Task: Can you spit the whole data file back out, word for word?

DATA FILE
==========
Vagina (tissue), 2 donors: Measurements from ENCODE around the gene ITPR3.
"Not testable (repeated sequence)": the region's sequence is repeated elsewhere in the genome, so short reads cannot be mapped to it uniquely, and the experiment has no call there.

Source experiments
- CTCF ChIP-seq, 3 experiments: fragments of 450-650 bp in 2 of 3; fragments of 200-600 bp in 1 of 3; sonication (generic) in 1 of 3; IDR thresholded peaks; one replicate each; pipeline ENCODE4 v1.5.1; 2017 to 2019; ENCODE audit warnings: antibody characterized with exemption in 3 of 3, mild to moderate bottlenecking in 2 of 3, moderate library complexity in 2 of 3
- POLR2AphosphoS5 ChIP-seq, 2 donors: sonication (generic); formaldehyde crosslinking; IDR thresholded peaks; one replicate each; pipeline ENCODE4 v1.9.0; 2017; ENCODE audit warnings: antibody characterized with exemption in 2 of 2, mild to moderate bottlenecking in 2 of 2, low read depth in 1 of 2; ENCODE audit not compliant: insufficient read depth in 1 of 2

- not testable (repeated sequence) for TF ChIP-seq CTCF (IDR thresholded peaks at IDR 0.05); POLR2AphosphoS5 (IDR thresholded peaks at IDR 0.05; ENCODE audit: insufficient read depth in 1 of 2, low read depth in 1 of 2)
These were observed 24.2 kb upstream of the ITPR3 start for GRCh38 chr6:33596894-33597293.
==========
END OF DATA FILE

Vagina (tissue), 2 donors: Measurements from ENCODE around the gene ITPR3.
"Not testable (repeated sequence)": the region's sequence is repeated elsewhere in the genome, so short reads cannot be mapped to it uniquely, and the experiment has no call there.

Source experiments
- CTCF ChIP-seq, 3 experiments: fragments of 450-650 bp in 2 of 3; fragments of 200-600 bp in 1 of 3; sonication (generic) in 1 of 3; IDR thresholded peaks; one replicate each; pipeline ENCODE4 v1.5.1; 2017 to 2019; ENCODE audit warnings: antibody characterized with exemption in 3 of 3, mild to moderate bottlenecking in 2 of 3, moderate library complexity in 2 of 3
- POLR2AphosphoS5 ChIP-seq, 2 donors: sonication (generic); formaldehyde crosslinking; IDR thresholded peaks; one replicate each; pipeline ENCODE4 v1.9.0; 2017; ENCODE audit warnings: antibody characterized with exemption in 2 of 2, mild to moderate bottlenecking in 2 of 2, low read depth in 1 of 2; ENCODE audit not compliant: insufficient read depth in 1 of 2

- not testable (repeated sequence) for TF ChIP-seq CTCF (IDR thresholded peaks at IDR 0.05); POLR2AphosphoS5 (IDR thresholded peaks at IDR 0.05; ENCODE audit: insufficient read depth in 1 of 2, low read depth in 1 of 2)
These were observed 24.2 kb upstream of the ITPR3 start for GRCh38 chr6:33596894-33597293.